seems the manufactures stated that tyres should be replaced at 2mm due to its high performance
Insurance company pointed out some wording about it
I think he lost 60 percent of the cars value
 
#91
Apologies - 4000km life.
Yep - a lovely 2500 miles between replacements!
They'd last about 15 minutes at 'full chat', apparently.
But as the fuel ran out in 10 minutes at full chat, it wasn't an issue.
Must try harder - as my weird sense of humour flew way ahead,asking for it in English, is my way of reclaiming that which I have not been comfortable with......

Blame it on Brexit - I use Feet / Inches / Yards ---also MPH not KM's - even speak to Grocers in Pounds and Ounces - It's just me getting ready for the Big Day !! ^^

I did hear sometime ago, that the Boss of VAG drives one to work daily, and it's apparently clocked at near maximum - hate to be on the Autobahn when he's travelling at that rate of knots !!
 
#92
Bit of a 'Thread Drift'....

Not only does the Insurer of your car EXPECT you to have the correct tyres on it - but you should also inform them of ANY additions / alterations to the car, which takes it OUT of the agreed value & performance, as per it's original spec.....I didn't know that ( apart from the obvious increase in performance by enlarging the BHP...) - ignorance will cost you - IF - your unfortunate in having an accident...!!

Insurers also want to know if you get any speeding / careless driving tickets / as it will affect your premiums - immediately - seems that drivers of High Performance Cars get a caning for almost anything ( Except the Boss of VAG )
Perhaps @BossHogg can add anything extra ??

Thread Drift over - with apologies.
 

goodoldboy

MIA
Book Reviewer
#93
It's worth mentioning that tyres do age thus getting hard, noisy and less grippy. I bought a very low mileage Honda Integra a while back and though that the low humming noise was the rear wheel bearings going, but bought the car because it would have been an easy job to fix. It turns out that the rear tyres were just old and, when replaced transformed the handling and took away all noise from the back end.
 
#94
It's worth mentioning that tyres do age thus getting hard, noisy and less grippy. I bought a very low mileage Honda Integra a while back and though that the low humming noise was the rear wheel bearings going, but bought the car because it would have been an easy job to fix. It turns out that the rear tyres were just old and, when replaced transformed the handling and took away all noise from the back end.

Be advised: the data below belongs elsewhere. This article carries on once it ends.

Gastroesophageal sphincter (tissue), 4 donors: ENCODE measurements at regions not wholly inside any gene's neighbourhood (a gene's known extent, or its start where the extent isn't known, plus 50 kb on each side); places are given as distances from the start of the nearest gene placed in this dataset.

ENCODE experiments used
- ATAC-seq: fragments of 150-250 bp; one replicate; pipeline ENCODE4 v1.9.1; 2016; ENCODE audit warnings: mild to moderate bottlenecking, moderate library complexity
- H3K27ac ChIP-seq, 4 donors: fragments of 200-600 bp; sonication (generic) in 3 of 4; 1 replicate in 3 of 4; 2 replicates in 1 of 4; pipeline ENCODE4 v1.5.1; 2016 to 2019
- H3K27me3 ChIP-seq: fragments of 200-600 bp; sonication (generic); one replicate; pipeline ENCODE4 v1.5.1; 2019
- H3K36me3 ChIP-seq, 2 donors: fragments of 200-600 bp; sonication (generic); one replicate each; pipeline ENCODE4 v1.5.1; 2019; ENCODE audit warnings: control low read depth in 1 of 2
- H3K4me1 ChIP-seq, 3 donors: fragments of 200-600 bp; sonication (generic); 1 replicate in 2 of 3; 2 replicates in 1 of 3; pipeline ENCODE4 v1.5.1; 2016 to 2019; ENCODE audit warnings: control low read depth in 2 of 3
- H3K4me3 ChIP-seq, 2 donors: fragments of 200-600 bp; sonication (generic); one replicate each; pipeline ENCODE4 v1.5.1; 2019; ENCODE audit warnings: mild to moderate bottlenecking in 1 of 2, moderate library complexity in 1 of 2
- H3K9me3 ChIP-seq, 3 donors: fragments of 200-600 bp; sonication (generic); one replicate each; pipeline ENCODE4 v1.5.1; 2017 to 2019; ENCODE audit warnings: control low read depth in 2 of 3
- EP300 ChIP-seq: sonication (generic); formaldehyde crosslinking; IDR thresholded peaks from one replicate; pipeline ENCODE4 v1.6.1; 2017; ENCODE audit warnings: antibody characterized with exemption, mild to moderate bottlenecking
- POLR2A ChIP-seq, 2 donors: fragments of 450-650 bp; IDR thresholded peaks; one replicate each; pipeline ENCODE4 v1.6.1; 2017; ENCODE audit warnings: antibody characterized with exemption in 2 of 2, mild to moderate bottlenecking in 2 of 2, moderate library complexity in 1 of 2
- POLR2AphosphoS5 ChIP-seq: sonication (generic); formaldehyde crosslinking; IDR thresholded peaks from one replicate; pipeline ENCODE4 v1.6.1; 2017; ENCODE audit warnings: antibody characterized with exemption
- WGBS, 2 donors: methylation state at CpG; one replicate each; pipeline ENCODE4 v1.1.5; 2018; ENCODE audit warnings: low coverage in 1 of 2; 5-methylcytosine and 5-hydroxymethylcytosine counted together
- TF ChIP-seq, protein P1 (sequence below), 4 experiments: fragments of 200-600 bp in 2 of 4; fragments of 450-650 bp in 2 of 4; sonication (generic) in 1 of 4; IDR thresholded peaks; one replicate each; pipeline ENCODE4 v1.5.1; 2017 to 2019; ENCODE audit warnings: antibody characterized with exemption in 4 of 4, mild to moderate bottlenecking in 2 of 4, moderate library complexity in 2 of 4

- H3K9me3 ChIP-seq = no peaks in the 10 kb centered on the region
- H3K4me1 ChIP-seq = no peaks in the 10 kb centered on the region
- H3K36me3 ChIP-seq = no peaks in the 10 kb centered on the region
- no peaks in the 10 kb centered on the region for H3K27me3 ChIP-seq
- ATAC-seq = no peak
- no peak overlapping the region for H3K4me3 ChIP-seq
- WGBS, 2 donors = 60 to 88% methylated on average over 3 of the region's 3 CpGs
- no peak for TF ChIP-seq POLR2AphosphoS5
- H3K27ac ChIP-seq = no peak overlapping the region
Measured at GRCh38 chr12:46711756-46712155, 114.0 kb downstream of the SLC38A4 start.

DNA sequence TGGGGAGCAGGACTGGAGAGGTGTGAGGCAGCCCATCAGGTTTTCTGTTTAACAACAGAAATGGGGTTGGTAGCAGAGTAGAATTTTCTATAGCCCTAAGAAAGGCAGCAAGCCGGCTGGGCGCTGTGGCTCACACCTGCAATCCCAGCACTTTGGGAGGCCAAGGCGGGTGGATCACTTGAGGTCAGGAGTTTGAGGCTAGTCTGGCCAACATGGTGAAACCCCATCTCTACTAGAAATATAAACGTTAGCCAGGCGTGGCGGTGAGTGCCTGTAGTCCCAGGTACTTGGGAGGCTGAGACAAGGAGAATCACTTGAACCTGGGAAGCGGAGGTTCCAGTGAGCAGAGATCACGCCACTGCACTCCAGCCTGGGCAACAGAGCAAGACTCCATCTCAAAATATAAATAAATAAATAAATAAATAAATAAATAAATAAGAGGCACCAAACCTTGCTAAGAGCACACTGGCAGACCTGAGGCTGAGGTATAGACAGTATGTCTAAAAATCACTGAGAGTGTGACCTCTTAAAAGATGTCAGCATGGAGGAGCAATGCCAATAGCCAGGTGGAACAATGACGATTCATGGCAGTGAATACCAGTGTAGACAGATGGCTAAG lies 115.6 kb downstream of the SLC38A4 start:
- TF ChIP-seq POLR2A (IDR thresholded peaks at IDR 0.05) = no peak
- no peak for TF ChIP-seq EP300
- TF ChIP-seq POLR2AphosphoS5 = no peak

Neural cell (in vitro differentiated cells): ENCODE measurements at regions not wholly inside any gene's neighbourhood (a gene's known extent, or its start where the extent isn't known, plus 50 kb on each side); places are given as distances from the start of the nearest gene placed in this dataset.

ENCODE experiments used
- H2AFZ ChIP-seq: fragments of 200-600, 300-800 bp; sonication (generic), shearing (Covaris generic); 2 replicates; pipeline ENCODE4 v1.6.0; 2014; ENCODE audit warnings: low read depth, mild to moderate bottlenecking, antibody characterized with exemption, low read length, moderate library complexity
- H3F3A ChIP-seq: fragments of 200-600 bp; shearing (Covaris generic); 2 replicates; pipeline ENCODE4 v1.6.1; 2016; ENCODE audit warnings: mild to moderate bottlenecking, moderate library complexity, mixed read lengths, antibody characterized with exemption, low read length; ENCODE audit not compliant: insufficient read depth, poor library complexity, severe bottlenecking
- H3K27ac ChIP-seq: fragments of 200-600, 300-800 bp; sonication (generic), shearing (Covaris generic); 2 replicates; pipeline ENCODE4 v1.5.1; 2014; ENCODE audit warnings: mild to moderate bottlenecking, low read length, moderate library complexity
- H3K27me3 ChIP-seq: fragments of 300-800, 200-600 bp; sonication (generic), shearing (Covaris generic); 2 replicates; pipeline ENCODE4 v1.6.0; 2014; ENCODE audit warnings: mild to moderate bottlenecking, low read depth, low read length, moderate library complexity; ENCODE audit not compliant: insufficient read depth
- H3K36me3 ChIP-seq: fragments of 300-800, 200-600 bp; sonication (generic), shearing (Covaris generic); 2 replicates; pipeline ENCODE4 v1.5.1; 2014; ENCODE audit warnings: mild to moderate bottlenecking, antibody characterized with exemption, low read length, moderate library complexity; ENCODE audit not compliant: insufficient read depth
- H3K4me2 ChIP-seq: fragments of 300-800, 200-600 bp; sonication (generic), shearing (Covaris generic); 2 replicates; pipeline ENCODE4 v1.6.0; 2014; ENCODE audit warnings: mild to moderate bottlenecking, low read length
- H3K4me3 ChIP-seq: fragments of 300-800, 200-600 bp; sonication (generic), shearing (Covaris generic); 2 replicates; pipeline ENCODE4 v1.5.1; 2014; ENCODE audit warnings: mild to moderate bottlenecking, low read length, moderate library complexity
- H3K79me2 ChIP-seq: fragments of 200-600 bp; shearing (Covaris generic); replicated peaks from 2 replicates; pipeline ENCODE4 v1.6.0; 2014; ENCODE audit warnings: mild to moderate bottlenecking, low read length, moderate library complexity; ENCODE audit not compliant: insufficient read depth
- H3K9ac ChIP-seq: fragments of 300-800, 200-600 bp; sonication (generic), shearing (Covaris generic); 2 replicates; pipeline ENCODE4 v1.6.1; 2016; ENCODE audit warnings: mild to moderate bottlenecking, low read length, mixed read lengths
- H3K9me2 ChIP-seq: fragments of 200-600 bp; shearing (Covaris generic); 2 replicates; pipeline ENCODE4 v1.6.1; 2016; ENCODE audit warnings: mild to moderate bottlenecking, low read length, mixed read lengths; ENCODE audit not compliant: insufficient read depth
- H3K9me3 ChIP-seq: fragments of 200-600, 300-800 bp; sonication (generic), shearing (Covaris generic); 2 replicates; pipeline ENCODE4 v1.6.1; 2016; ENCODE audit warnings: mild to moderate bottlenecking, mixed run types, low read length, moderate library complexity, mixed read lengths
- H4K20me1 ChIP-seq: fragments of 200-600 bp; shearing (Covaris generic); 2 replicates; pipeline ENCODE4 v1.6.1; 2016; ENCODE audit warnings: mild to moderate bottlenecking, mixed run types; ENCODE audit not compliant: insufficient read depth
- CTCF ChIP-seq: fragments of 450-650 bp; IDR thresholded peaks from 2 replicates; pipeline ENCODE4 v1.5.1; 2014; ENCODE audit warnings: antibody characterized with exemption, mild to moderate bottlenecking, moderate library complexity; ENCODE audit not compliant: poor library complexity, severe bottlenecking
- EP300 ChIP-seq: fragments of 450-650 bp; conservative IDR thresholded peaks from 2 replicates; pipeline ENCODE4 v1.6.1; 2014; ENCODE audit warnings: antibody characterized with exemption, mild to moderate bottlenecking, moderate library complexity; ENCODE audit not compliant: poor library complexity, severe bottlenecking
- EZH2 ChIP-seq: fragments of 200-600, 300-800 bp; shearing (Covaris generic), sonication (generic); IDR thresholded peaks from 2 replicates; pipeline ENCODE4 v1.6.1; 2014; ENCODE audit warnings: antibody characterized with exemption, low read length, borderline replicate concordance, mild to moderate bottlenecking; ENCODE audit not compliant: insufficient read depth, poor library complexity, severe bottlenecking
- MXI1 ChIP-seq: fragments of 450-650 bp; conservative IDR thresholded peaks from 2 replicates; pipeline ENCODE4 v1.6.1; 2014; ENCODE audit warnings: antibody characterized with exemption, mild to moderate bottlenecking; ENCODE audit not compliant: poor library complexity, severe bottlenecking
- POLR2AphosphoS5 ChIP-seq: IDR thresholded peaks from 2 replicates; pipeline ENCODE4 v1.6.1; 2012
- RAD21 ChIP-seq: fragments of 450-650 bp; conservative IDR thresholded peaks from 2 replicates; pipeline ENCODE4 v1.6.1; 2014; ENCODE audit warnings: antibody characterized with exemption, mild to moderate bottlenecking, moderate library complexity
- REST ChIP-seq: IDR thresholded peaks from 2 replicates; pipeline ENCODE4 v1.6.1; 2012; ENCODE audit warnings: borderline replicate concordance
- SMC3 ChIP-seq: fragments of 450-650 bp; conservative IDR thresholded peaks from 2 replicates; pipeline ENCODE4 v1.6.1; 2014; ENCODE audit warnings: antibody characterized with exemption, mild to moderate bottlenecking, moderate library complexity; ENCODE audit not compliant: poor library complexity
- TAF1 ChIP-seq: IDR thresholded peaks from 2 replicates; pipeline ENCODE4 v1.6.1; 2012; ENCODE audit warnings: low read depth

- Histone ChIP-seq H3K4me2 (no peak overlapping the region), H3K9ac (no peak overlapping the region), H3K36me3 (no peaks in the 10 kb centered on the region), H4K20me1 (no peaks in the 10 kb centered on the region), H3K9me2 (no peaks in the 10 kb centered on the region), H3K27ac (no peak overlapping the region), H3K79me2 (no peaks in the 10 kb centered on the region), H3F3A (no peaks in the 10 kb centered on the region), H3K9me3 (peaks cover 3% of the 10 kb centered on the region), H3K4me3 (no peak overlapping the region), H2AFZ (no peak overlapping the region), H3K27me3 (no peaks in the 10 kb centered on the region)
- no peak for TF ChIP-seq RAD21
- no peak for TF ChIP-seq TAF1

Recommended to change motorhome tyres no more than 7 years old...pricey, but my old van is 2003, and still valued at about 27k...again, why would you risk it
The old hymer I had , and bumped, was K reg still worth over 12k, when the insurance assessor came first thing he checked was the age and condition of the tyres
 
#95
Must try harder - as my weird sense of humour flew way ahead,asking for it in English, is my way of reclaiming that which I have not been comfortable with......
Hey, I'd just mastered pounds shillings and pence, when they decimalised.
THEN, after mastering lbs, oz, ft, stone, cwt, HP etc, we moved to a metric nation.
Then spent a while in the states, where gallons, quarts etc are dif'rent.
Confused? Now add knots to the equation.
I 'speak' them all!
Thank god for the internetz, and instant ability to convert ft/lbs to Nm!
I did hear sometime ago, that the Boss of VAG drives one to work daily, and it's apparently clocked at near maximum - hate to be on the Autobahn when he's travelling at that rate of knots !!
Christ - try explaining THAT to our local muppets... What is a knot per hour? and why is a nautical mile not 1.609km?
 

Joshua Slocum

LE
Book Reviewer
#96
Recommended to change motorhome tyres no more than 7 years old...pricey, but my old van is 2003, and still valued at about 27k...again, why would you risk it
The old hymer I had , and bumped, was K reg still worth over 12k, when the insurance assessor came first thing he checked was the age and condition of the tyres
Most Hymers run very near to the total weight loading of the tyres before you put all your junk in,those tyres work hard for their living
 
#98
Most Hymers run very near to the total weight loading of the tyres before you put all your junk in,those tyres work hard for their living
JUNK!!! JUNK!!! how very dare you sir... that generator and electric oven are essential parts of the vehicle CES, whether I have used them or not in the last 10 years let's not get into the auxiliary car I pull behind , just in case we need it
 
#99
Recommended to change motorhome tyres no more than 7 years old...pricey, but my old van is 2003, and still valued at about 27k...again, why would you risk it
The old hymer I had , and bumped, was K reg still worth over 12k, when the insurance assessor came first thing he checked was the age and condition of the tyres
Seven years is the commonly held 'time to change them' age of tyres that will never actually wear out through use. Dunlop suggest ten years and a lot of caravanners work on five years.

My caravan tyres expire by virtue of age this month still looking perfect. The spare has never ever been used but likewise, it too will be renewed.

Happily, being white van man van tyres, they are not an arm and a leg... especially given the number of years they are in use.